In 2011, the focus of our trip was on the topic, “Preparing for and Facing Death.” Beginning in Hong Kong, many of the audiences were asked to reflect on common responses they have heard in response to hearing that someone is dying or facing a terminal illness. The answers paralleled many common answers to what are heard in the United States, but they were often expressed differently. For instance, many of the responses included denial, avoidance of talking about the issues, and superficial reassurances. Particularly in Hong Kong, there was discussion that the processing of death was increasingly rushed due to the pressures of the increasingly common fast-paced life style.   As a point of comparison, Dr. Mark Yang and one of his students both lost their fathers within one week of each other.  Mark’s father passed away at the palliative care center at the University of California, San Francisco.  His family was offered a 3 – 4 hour window in which to be with the body of the father at his bedside.  Conversely, the family of Mark’s student in Hong Kong was given 10-15 minutes in which to be with the body given the crowded conditions in the hospital.

Another common theme in the response to death was a movement away from many of the traditional cultural and religious rituals of Chinese culture. Some Chinese expressed deep regret over this loss of ritual. Yet, it was also evident that there were many cultural rituals and beliefs that were great resources to help people authentically face death.

The 2012 Conference: The Meaning And Application Of Zhi Mian

The theme for the 2012 Second International Conference on Existential Psychology is Zhi Mian. The literal interpretation of Zhi Mian is “face directly”; however, the meaning is much more complex. For example, it can refer to facing life directly, or facing life as it is. It can refer to facing oneself directly, or honest self-exploration. Last, it can mean facing one’s relationships directly, paralleling the theme of genuine and authentic relationships in existential psychology. The conference preparation committee encourages people interested in attending the conference to submit proposals that are relevant to the concept of Zhi Mian, particularly proposals exploring the meanings and applications of this concept.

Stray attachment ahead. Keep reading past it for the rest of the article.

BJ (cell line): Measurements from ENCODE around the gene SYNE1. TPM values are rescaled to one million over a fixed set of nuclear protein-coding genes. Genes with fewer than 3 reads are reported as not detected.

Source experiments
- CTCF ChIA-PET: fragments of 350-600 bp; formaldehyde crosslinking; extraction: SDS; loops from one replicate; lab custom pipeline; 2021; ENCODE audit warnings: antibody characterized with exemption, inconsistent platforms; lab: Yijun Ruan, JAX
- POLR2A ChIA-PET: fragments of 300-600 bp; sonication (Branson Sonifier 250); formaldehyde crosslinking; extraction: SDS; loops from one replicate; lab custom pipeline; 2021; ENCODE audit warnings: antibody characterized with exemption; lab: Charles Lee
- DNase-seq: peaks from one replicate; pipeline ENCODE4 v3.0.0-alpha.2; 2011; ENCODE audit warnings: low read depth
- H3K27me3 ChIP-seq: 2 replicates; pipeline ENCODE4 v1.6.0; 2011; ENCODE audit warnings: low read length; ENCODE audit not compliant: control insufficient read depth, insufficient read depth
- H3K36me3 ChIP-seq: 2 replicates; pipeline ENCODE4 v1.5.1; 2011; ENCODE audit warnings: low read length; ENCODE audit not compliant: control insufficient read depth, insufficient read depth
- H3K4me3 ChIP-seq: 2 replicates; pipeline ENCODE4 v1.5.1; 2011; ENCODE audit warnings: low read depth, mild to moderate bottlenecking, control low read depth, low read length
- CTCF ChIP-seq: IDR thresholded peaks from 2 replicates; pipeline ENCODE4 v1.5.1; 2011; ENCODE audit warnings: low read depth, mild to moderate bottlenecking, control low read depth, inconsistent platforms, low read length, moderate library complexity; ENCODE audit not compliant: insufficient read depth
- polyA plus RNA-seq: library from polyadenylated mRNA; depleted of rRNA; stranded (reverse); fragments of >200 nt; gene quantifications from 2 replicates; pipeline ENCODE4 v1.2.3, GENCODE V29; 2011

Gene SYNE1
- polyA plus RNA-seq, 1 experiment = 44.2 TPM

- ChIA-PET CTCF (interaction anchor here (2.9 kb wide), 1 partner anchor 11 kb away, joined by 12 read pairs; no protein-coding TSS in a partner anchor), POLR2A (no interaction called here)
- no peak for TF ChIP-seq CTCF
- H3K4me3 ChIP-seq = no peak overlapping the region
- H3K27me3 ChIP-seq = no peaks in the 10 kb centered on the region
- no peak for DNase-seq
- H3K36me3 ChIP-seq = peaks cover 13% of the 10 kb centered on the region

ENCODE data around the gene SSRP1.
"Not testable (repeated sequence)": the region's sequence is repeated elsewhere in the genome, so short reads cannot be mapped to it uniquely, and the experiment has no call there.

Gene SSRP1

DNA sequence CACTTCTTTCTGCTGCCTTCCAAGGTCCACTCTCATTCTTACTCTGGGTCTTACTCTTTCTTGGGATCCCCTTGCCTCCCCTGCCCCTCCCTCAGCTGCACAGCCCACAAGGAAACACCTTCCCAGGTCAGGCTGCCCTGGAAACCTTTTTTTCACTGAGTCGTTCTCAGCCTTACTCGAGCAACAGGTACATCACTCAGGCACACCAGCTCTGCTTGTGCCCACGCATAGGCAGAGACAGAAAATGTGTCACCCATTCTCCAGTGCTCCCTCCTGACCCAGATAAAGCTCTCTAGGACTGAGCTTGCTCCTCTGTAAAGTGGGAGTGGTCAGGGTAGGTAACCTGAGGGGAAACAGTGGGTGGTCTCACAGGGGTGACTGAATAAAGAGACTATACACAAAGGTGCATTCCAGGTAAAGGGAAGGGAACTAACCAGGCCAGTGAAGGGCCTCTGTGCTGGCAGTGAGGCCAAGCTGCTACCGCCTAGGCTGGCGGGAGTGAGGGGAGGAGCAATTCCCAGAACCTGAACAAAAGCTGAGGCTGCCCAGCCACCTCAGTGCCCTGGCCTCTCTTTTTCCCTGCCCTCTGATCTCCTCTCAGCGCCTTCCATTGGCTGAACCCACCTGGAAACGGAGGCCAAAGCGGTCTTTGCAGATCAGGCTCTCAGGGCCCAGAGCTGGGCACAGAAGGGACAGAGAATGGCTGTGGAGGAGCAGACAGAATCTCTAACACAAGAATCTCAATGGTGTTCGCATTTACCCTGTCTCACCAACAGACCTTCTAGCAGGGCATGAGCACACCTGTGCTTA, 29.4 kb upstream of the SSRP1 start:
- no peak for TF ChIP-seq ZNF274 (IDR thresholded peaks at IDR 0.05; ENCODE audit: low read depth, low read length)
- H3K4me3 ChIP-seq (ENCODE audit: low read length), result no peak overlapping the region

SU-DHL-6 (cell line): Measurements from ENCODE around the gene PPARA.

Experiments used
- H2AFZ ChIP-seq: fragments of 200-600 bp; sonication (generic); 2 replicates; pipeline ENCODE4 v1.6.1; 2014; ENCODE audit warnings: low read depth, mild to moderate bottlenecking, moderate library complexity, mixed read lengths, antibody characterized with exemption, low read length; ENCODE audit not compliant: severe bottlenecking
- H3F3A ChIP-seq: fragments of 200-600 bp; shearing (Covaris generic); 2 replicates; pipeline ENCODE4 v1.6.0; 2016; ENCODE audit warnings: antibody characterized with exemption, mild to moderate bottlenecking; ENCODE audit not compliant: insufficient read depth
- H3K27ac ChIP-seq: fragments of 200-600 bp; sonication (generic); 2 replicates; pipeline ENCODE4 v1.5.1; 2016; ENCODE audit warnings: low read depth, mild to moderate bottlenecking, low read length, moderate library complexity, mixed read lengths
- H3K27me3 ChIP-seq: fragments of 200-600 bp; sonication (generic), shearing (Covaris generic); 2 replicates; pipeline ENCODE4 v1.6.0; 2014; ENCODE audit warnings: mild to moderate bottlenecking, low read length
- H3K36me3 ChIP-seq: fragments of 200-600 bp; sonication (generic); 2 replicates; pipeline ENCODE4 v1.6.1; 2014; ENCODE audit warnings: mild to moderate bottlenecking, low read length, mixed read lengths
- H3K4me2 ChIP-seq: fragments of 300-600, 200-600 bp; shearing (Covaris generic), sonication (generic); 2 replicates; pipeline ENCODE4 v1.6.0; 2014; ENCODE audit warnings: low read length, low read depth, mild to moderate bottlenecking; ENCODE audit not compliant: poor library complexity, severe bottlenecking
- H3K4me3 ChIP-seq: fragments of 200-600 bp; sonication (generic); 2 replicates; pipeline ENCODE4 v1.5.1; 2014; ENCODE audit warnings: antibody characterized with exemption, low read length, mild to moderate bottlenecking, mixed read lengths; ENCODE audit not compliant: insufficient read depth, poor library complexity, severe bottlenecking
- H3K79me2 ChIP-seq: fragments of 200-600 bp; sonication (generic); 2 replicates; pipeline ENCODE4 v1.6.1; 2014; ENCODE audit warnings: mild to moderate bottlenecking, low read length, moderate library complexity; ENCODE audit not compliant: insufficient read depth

The 2012 conference also intends to advance the cultural exchange component of the conference. Thus, participants from the West not familiar with Chinese or other Eastern cultures will be expected to prepare for the conference through engagement with materials on Chinese culture and psychology (resources will be provided). The conference will be held in Shanghai, China, May 24 through May 27, 2012. For more information about the conference, or if you are interested in submitting a proposal to the conference, please contact Louis Hoffman.

Conclusion

Existential psychology is quickly and forcefully gaining momentum in China. Yet, it is not just the introduction of Western existential psychology, but the discovery of indigenous existential psychology in China that is paving the way. The 2012 conference is expected to build upon the excitement already established, while also deepening the conversations.

References 

Hoffman, L. (2009). Gordo’s ghost: An introduction to existential perspectives on myths. In L. Hoffman, M. Yang, F. J. Kaklauskas, & A. Chan (Eds.), Existential psychology East-West (pp. 259-274). Colorado Springs, CO: University of the Rockies Press.

Hoffman, L., Yang, M., Kaklauskas, F. J., & Chan, A. (Eds.). (2009). Existential psychology East-West. Colorado Springs, CO: University of the Rockies Press.

Wang, X. (in press). Zhi Mian and existential therapy. The Humanistic Psychologist.